Understanding Fitness to Practice
Assessing, maintaining, and reporting on fitness to practice is a professional responsibility for LPNs.
What Makes Someone Fit to Practice?
Being fit to practice means that an LPN has the physical, mental, and emotional health to practice safely, competently, and ethically.
Fitness to practice may be compromised by:
- illness or injury;
- being under the influence of any substance that impairs physical, emotional, or mental health;
- ongoing or chronic conditions, disorders, or addictions; and
- undergoing certain types of treatments.
What Is an LPN’s Responsibility?
LPNs have a professional responsibility to assess and maintain their fitness to practice. LPNs demonstrate that they are meeting this responsibility by doing the following:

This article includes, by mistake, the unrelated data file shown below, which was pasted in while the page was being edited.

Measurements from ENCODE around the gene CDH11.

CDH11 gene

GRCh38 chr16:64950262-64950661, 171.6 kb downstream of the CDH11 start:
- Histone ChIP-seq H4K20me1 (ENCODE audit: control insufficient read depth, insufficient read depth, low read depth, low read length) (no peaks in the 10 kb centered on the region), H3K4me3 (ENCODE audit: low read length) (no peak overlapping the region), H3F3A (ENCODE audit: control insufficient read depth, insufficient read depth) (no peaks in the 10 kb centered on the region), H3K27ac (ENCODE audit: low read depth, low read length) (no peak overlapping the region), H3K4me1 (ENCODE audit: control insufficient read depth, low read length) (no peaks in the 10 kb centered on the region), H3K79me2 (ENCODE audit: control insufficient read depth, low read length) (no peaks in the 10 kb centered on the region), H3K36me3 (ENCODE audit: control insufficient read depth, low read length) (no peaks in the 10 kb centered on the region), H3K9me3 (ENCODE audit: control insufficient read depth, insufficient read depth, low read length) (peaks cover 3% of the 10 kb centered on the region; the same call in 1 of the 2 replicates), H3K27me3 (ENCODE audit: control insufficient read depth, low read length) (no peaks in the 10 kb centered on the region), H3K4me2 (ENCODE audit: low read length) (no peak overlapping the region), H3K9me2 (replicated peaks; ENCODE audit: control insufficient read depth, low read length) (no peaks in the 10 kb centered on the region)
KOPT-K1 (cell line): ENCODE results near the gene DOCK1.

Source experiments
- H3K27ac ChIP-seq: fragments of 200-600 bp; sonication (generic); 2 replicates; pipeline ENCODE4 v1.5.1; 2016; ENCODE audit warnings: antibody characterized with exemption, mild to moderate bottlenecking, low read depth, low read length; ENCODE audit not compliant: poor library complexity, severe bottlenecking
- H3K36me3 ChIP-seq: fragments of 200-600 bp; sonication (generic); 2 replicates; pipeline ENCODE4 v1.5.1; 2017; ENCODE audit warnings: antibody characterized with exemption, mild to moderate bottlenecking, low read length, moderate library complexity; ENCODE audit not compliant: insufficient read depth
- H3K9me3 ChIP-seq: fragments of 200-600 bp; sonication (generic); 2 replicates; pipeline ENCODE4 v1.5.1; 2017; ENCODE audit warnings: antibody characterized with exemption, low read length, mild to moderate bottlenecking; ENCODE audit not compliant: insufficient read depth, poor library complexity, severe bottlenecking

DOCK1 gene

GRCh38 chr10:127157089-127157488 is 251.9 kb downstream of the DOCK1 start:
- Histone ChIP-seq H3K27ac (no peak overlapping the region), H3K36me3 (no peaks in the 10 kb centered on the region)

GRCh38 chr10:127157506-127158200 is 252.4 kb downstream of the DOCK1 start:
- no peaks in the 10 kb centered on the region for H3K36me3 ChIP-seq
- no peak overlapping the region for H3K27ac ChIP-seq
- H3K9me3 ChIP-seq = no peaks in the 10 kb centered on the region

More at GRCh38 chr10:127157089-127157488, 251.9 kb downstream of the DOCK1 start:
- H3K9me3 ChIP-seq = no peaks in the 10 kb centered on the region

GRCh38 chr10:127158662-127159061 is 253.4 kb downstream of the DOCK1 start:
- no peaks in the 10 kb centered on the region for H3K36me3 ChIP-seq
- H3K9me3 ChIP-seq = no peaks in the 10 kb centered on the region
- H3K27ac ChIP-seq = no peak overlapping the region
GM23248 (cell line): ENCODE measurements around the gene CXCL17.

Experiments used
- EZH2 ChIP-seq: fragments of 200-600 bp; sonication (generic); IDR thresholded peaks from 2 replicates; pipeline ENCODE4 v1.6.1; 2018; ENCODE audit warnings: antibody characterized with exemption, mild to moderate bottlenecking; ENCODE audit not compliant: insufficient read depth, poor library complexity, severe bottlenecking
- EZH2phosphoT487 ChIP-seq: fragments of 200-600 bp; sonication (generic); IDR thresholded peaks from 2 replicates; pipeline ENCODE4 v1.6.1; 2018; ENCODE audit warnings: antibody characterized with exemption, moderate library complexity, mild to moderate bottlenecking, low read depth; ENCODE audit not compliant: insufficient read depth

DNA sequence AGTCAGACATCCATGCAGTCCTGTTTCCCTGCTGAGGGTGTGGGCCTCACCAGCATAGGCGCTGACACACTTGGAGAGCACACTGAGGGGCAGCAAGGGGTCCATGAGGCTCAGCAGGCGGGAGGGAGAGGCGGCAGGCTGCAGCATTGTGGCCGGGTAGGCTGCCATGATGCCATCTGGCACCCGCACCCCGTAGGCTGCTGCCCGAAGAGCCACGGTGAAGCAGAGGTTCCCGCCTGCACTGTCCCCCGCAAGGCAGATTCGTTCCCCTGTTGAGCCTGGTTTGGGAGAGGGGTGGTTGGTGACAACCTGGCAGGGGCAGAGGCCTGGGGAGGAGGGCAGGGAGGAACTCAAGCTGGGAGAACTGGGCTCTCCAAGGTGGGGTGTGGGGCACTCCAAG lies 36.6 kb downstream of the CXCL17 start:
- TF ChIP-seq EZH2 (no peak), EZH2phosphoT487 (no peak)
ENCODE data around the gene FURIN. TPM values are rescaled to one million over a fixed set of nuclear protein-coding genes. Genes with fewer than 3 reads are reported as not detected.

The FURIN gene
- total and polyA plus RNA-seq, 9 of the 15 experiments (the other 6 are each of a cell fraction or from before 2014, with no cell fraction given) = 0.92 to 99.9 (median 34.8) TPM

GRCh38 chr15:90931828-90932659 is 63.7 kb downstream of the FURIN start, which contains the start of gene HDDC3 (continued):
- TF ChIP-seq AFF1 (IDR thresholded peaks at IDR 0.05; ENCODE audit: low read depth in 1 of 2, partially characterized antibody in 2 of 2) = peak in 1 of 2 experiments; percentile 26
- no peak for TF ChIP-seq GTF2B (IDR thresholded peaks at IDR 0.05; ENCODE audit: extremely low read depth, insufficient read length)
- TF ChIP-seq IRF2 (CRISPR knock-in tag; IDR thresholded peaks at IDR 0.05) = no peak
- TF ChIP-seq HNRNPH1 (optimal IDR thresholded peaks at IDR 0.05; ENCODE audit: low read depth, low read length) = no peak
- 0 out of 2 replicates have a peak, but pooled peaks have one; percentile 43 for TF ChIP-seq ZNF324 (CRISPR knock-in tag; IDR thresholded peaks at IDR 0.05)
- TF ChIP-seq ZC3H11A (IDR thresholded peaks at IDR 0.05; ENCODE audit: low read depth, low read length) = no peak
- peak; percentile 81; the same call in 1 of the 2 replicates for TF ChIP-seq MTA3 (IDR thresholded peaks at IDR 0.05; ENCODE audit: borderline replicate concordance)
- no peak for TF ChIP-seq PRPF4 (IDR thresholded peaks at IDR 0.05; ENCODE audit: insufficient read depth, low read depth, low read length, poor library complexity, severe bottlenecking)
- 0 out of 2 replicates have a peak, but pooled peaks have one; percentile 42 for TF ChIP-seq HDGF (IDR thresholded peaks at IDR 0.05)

- Self-assessing their fitness to practice on an ongoing basis.
- Maintaining wellness to meet the requirements of their role.
- Telling someone if they are unable to practice.
What Happens When You Report Fitness to Practice Concerns?
LPNs manage fitness to practice issues with their employer throughout the year. During renewal, LPNs must disclose to the CLPNA if they are currently off work on a leave of absence due to a condition, disorder, or treatment that impairs their ability to practice in a safe and competent manner.
Just because a fitness to practice concern exists doesn’t mean that an LPN will be determined unfit to practice. Depending on the circumstances, any risk to the public could be mitigated with practice accommodations or restrictions. Practice modifications support safety and guide a successful transition back into the workplace.